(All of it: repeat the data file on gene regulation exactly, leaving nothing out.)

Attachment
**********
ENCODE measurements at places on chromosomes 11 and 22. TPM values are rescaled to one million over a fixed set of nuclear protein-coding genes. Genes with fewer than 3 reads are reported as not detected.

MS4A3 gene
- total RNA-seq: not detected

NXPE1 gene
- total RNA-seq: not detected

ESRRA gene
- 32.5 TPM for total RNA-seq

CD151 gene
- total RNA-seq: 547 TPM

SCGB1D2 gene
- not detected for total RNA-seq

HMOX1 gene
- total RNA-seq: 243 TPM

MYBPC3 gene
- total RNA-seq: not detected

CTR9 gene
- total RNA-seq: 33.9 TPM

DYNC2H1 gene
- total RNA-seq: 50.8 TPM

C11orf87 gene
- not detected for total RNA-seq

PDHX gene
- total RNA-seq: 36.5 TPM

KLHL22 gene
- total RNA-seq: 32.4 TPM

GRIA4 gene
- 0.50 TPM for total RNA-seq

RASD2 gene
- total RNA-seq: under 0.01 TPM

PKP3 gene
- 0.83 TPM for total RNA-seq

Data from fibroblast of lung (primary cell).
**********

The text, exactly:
ENCODE measurements at places on chromosomes 11 and 22. TPM values are rescaled to one million over a fixed set of nuclear protein-coding genes. Genes with fewer than 3 reads are reported as not detected.

MS4A3 gene
- total RNA-seq: not detected

NXPE1 gene
- total RNA-seq: not detected

ESRRA gene
- 32.5 TPM for total RNA-seq

CD151 gene
- total RNA-seq: 547 TPM

SCGB1D2 gene
- not detected for total RNA-seq

HMOX1 gene
- total RNA-seq: 243 TPM

MYBPC3 gene
- total RNA-seq: not detected

CTR9 gene
- total RNA-seq: 33.9 TPM

DYNC2H1 gene
- total RNA-seq: 50.8 TPM

C11orf87 gene
- not detected for total RNA-seq

PDHX gene
- total RNA-seq: 36.5 TPM

KLHL22 gene
- total RNA-seq: 32.4 TPM

GRIA4 gene
- 0.50 TPM for total RNA-seq

RASD2 gene
- total RNA-seq: under 0.01 TPM

PKP3 gene
- 0.83 TPM for total RNA-seq

Data from fibroblast of lung (primary cell).